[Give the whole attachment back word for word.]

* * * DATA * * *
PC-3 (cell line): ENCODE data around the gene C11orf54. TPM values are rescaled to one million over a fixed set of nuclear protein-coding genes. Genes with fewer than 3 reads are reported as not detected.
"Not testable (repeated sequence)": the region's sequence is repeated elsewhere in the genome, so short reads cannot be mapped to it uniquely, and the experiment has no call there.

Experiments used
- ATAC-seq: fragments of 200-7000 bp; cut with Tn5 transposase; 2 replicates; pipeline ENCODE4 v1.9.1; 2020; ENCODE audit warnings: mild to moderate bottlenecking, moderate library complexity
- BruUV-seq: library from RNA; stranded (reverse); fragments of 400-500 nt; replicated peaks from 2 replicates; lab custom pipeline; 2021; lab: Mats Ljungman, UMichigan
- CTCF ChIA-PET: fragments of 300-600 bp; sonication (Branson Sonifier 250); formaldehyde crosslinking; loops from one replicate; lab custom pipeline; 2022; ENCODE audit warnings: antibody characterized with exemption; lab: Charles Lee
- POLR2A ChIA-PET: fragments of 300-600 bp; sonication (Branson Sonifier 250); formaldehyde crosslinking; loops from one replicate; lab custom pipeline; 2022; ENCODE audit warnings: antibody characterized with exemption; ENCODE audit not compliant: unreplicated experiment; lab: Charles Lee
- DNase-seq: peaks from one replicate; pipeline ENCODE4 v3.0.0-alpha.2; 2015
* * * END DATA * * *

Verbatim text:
PC-3 (cell line): ENCODE data around the gene C11orf54. TPM values are rescaled to one million over a fixed set of nuclear protein-coding genes. Genes with fewer than 3 reads are reported as not detected.
"Not testable (repeated sequence)": the region's sequence is repeated elsewhere in the genome, so short reads cannot be mapped to it uniquely, and the experiment has no call there.

Experiments used
- ATAC-seq: fragments of 200-7000 bp; cut with Tn5 transposase; 2 replicates; pipeline ENCODE4 v1.9.1; 2020; ENCODE audit warnings: mild to moderate bottlenecking, moderate library complexity
- BruUV-seq: library from RNA; stranded (reverse); fragments of 400-500 nt; replicated peaks from 2 replicates; lab custom pipeline; 2021; lab: Mats Ljungman, UMichigan
- CTCF ChIA-PET: fragments of 300-600 bp; sonication (Branson Sonifier 250); formaldehyde crosslinking; loops from one replicate; lab custom pipeline; 2022; ENCODE audit warnings: antibody characterized with exemption; lab: Charles Lee
- POLR2A ChIA-PET: fragments of 300-600 bp; sonication (Branson Sonifier 250); formaldehyde crosslinking; loops from one replicate; lab custom pipeline; 2022; ENCODE audit warnings: antibody characterized with exemption; ENCODE audit not compliant: unreplicated experiment; lab: Charles Lee
- DNase-seq: peaks from one replicate; pipeline ENCODE4 v3.0.0-alpha.2; 2015